October 7th marks my two year work anniversary here at GCU. How time flies. I some ways I feel like I’ve been here longer and in others I still feel a bit like the new kid on the block. Over the past two years along with my fabulous team colleagues ( Linda Creanor and Jim Emery) I have been involved in a number of really exciting projects including our open event GCU Games On, the starting informal practice sharing through our Coffee Club, developing our blog and open Blended Learning resource site Will IT Blend?. It’s taken almost two years, but we are now moving forward with learning analytics with our involvement in the Jisc Effective Analytics Programme which will be taking up most of my time this month.
One of the reasons I enjoy my current role so much is the fact that is allowing me to draw on all my experiences from my time at Cetis. I was reminded this morning that one of the things that actually got me interested and involved with Cetis was Learning Design. I took part remotely in a new learning design practice network hosted by the OU this morning, and as we were doing the introductions, it hit me how long I had been involved in this area.
As we move more towards developing more fully online courses here at GCU, I have really enjoyed developing our learning design processes and methodology. Most of the rest of the day will be spent planning our activities around this for this academic year. I was heartened by the discussions this morning. I think there is so much effective practice still to be shared, but there is definitely a commonality of approach and challenges that we are all facing.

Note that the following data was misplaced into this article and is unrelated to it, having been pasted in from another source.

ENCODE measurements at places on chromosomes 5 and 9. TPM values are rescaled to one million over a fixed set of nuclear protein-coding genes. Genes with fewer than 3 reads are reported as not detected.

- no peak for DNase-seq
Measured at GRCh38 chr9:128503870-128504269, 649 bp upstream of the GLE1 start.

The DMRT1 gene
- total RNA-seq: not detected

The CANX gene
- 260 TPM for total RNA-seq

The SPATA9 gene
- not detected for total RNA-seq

We are all creating our own “patchwork” approaches of bits and pieces of toolkits and processes such as Viewpoints and Carpe Diem.The investment from Jisc in learning and curriculum has really paid off in terms of helping mainstream practice and it is so heartening to see work from almost 7 years ago still having relevance today.
I’m trying to be a good “open practitioner” and share as much as I can of my work through blogging, tweets etc. But it is harder the more embedded I become. Time is one issue, but also there is relevance. I want my blog posts to be useful to me ( I often think of my blog as my professional memory). Some weeks I do so many little things it’s hard to find a focus for a post – as well as the time. For example last night I went to a really interesting presentation on digital story telling from a colleague from Brown University who is visiting GCU. I doubt I’ll have time to blog about it, but it has made me think about trying to be a better digital storyteller. In the meantime, and because every post should have a picture here’s my now obligatory doodle; and here’s to the next (hopefully more than) 2 years.